The Myths & Truths of Iboga.

“In Church, they speak of God. With Iboga, you live God”.

It all comes down to when the Bantu tribes in Gabon ran away into the depths of the jungle in Gabon to escape persecution from French missionaries in the 19th century as it was during this period that they got to know about the “Iboga plant”. It was also from this that the Bwiti religion was given birth to and it is now one of the widely accepted religion in Gabon, as well as practised by both Bantu & Pygmy communities.

Iboga is native to the rainforest of Gabon. It is a perennial ordinary-looking shrub found in small areas of West Africa, which produces simple yellow blossoms and edible orange-colored citrus fruit that is tasteless and oddly sticky. Iboga can grow into a tree rising as high as 35 feet under conducive conditions. In the West, the psychedelic (Iboga) is being given publicity to as a potential one-shot cure for treating addiction. the Pygmies were the first set of people to find Iboga in the interior part of the jungle.

Iboga emphasises the importance of direct communion with the ancestors and spirit through community building. It is made available in small quantities at the weekly mass ceremonies known as “Ngoze” that takes place from every Saturday night into Sunday morning while higher doses of Iboga are reserved for initiation ceremonies in which the new member joins the Bwiti community or a member of the community is struggling with trauma and this can lead to complete disassociation with reality for very long periods of time thereby causing the individual to have powerful revelations as well as speak with the ancestors.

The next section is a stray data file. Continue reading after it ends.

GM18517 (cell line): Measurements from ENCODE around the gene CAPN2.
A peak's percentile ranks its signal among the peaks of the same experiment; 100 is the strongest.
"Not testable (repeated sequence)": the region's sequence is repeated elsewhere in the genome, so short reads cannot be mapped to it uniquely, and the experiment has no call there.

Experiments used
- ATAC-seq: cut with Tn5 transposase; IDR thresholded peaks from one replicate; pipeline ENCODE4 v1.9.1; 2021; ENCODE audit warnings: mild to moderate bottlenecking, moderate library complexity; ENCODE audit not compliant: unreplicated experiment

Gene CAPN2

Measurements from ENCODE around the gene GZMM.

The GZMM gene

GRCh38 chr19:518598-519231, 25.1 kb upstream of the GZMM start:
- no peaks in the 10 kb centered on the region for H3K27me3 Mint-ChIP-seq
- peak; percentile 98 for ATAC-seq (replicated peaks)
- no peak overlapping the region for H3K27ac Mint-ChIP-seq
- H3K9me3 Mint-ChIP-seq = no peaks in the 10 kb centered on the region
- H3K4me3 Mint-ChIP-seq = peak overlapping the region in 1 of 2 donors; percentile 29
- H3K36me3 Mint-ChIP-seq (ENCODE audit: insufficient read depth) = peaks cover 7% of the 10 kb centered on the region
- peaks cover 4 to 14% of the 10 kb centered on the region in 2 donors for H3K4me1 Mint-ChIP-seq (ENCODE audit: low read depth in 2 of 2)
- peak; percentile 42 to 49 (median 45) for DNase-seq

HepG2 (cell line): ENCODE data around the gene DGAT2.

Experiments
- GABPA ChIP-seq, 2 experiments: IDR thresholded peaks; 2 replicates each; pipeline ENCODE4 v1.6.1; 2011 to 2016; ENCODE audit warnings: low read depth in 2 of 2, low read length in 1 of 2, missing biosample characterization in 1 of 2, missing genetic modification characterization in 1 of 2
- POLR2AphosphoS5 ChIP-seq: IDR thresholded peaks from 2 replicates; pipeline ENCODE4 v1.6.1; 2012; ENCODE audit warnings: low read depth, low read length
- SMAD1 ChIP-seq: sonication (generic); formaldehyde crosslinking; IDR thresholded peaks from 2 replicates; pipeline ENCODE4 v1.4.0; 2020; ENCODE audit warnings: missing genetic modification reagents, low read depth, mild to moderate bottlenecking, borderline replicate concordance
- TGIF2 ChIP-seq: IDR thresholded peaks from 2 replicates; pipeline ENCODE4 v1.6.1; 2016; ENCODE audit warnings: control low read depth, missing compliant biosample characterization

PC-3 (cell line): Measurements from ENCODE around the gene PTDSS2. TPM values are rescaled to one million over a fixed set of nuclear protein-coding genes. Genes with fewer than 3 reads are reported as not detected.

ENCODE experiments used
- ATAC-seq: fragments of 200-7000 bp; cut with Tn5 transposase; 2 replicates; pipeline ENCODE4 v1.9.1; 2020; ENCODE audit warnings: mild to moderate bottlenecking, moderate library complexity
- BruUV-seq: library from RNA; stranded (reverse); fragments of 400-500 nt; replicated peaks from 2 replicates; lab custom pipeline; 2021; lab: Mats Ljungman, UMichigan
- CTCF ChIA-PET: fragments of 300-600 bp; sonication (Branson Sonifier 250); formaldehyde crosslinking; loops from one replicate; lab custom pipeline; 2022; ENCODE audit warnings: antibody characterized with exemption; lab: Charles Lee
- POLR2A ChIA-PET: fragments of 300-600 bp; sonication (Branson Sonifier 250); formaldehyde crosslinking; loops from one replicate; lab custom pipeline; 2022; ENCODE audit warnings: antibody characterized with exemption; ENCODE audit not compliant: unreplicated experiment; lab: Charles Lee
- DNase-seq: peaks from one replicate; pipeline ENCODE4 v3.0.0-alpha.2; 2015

Originally, the practice of the initiatory rite included the death of humans and eating of human flesh by human beings until it purged itself of such cruel characteristics and it their places, sacrificed chickens. The Bwitists consider themselves the “real Christians”. The Iboga use was and is still acting as a thorn in the Catholic mission, however, it is still gaining ground in the fight for religious boundaries.

Photo Credit: Liliana Usvat.

Bibiana Ossai © 2016.


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